There are rigorous classroom and practical experience requirements that must be adhered to in order to get an appraisal license in Maryland. Likewise, appraisers must abide by a meticulous industry code of ethics and comply with national standards of practice for real estate appraisal. The guidelines for developing an appraisal and communicating its results are guaranteed by enforcement of the Uniform Standards of Professional Appraisal Practice (USPAP).


   (See list of FAQ's) Regulations regarding licensing and certification are different from state to state. In general, licensing and certification typically translates to many hours of classroom study, tests and practical experience. Once an appraiser is licensed, he or she must then engage in continuing education courses so that the license doesn't expire. To see the specific requirements for any state click here.

Who hires Single Source Valuations, LLC   (See list of FAQ's)

Commonly, appraisers are employed by lenders to render a value opinion on property involved in a loan transaction. Appraisers also provide opinions for legal settlements, tax matters and investment decisions.

Where does Single Source Valuations, LLC get the data used to estimate values in Calvert County or other areas?   (See list of FAQ's)

One of the most important activities of an appraiser is to gather data. Data can be divided into Specific or General. Specific data is from the property itself; Location, condition, amenities, size and other specific data are gathered by the appraiser while on site.

General data is gathered from a number of places. To find out about recently sold homes to be used as "comps", an appraiser will often use the local Multiple Listing Service. Tax records and other public documents reveal actual sales prices in a market. Flood zone data is gathered from FEMA data outlets, such as a la mode's InterFlood servers.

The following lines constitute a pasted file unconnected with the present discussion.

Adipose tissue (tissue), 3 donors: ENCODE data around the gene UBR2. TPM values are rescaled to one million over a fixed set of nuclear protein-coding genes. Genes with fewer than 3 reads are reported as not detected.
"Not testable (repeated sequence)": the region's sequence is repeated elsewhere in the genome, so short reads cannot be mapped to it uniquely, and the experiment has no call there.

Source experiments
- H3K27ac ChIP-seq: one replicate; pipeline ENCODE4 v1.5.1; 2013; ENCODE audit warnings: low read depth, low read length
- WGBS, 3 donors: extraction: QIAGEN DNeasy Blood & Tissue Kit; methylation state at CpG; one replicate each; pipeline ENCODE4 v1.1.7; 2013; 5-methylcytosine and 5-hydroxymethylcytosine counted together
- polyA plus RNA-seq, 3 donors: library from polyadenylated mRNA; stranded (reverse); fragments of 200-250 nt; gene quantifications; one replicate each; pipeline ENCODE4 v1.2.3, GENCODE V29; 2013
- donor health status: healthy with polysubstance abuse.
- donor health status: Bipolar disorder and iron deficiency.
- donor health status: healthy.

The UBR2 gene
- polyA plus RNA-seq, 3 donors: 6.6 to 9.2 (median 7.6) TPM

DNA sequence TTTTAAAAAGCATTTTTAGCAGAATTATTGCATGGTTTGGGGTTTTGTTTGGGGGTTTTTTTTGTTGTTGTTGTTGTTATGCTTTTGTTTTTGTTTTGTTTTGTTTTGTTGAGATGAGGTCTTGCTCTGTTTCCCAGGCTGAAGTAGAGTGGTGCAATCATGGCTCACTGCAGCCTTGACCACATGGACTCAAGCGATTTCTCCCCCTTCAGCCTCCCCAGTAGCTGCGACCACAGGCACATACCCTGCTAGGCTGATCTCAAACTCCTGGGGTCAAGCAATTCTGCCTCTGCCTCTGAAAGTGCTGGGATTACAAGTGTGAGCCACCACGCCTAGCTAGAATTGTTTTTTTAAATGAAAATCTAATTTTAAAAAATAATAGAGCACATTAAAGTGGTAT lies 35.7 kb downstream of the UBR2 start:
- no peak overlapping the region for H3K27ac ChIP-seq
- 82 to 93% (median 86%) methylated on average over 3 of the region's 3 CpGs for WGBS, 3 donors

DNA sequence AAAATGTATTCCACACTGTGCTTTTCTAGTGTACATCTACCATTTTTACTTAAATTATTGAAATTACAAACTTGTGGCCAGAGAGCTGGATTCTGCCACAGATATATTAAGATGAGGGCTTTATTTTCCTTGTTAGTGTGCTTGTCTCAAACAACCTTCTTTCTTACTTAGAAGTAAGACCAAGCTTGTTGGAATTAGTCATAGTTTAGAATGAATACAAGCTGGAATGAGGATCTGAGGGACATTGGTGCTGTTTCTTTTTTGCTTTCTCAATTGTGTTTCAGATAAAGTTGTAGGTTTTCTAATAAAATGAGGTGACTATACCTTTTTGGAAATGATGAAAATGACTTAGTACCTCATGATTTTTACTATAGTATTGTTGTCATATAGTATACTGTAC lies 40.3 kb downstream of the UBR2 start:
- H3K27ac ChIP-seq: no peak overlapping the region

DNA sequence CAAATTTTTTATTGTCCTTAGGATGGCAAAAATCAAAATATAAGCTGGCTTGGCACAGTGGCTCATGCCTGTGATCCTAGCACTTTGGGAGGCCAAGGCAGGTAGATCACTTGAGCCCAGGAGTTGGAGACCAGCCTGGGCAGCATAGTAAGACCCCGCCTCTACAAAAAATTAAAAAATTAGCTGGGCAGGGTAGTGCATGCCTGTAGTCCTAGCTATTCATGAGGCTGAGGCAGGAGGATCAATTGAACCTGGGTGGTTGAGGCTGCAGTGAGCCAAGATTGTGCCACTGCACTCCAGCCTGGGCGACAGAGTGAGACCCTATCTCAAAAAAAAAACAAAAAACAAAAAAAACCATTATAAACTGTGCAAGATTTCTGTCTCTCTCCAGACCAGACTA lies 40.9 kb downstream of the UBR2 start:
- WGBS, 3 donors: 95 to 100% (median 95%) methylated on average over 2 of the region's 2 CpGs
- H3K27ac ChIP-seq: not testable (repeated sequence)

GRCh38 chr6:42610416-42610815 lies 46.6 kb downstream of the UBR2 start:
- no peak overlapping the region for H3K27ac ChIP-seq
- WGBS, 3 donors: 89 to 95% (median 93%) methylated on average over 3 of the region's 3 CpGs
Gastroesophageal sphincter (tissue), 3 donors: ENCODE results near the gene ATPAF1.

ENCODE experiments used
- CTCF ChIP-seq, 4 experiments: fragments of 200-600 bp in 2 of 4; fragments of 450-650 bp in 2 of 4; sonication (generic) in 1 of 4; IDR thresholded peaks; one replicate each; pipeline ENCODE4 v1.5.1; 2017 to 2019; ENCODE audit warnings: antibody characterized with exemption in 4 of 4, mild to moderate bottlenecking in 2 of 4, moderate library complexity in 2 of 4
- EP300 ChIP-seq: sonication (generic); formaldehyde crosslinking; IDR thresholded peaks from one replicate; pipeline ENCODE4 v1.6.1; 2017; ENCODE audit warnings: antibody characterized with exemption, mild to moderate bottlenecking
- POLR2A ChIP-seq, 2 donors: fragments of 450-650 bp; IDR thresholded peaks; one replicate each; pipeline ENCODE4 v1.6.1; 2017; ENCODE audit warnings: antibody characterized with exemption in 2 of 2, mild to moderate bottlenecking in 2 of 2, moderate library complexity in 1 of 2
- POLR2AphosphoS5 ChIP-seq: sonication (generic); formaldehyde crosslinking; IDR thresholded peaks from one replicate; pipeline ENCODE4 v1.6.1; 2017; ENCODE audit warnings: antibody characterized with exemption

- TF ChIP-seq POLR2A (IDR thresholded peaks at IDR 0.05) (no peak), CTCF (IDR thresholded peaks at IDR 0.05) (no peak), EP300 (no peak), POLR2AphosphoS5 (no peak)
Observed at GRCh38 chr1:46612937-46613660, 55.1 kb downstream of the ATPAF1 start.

And most importantly, the appraiser gathers general data from his or her past experience in doing assignments for other houses in the same market.


Why do I need a professional appraisal?   (See list of FAQ's)

An appraisal is a worthwhile anytime your home's value is pertinent to a financial decision. If you're selling your home, an appraisal helps you set a price that maximizes profit and reduces time on the market. If you're buying, it makes sure you don't overpay. For those settling an estate or divorce, an appraisal from Single Source Valuations, LLC is the best documentation to ensure assets are split up evenly. Simply put, a home is often the single, largest financial asset anybody owns. Without knowing its real value, wise financial decisions are impossible.


My mortgage statement has an item on it for PMI? Can I get rid of that?   (See list of FAQ's)

PMI is an acronym for Private Mortgage Insurance. This added policy covers the lender if a borrower defaults on the loan and the value of the house is less than what the borrower still owes on the loan. You can have your PMI dropped once you've achieved 20% equity in your home through appreciation and principal payments.

Is PMI something increasing your monthly mortgage payment?Call Single Source Valuations, LLC today at 410-414-9777 or send us an e-mail. A current appraisal could save you thousands.

Does the appraiser need anything from the homeowner in advance?   (See list of FAQ's)